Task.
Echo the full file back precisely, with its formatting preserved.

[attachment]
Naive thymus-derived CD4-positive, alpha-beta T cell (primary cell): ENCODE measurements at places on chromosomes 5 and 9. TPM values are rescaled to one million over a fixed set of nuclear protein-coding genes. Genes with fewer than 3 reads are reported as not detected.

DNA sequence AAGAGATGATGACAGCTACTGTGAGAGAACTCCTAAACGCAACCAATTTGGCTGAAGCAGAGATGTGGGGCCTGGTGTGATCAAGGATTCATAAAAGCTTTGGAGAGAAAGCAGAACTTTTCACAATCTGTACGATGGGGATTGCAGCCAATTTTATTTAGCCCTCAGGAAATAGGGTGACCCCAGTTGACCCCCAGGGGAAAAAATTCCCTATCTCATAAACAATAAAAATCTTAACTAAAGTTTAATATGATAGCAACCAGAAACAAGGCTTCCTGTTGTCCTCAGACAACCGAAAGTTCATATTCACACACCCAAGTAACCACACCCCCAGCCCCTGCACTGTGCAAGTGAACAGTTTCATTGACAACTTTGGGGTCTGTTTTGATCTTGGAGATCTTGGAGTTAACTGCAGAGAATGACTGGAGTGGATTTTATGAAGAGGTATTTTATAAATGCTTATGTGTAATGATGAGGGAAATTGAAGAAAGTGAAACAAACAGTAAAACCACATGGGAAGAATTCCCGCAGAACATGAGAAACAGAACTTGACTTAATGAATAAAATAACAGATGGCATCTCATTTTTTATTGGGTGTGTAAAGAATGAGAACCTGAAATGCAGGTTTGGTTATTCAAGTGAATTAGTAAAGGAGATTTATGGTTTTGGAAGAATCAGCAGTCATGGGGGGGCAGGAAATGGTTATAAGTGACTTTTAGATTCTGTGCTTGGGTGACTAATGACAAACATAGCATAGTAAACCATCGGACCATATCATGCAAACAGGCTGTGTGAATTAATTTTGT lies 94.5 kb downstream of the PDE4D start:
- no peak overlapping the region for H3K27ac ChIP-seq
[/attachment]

Naive thymus-derived CD4-positive, alpha-beta T cell (primary cell): ENCODE measurements at places on chromosomes 5 and 9. TPM values are rescaled to one million over a fixed set of nuclear protein-coding genes. Genes with fewer than 3 reads are reported as not detected.

DNA sequence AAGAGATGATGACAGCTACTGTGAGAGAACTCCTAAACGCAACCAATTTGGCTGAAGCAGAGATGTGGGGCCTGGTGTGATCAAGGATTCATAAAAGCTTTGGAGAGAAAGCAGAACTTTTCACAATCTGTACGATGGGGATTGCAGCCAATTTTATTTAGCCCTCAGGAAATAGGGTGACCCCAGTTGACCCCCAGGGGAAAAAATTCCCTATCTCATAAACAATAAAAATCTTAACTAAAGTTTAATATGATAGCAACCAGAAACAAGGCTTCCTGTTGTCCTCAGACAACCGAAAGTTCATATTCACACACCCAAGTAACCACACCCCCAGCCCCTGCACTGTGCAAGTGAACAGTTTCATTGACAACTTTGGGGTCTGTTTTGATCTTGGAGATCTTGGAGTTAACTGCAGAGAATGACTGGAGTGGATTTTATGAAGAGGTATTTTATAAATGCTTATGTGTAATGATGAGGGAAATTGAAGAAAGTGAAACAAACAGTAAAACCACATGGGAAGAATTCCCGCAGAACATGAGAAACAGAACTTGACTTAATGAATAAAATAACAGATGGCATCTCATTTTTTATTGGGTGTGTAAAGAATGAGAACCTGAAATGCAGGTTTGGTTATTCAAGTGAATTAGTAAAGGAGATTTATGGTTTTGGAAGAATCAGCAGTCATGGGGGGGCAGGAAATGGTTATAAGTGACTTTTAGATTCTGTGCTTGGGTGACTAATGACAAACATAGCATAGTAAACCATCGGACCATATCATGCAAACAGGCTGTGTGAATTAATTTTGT lies 94.5 kb downstream of the PDE4D start:
- no peak overlapping the region for H3K27ac ChIP-seq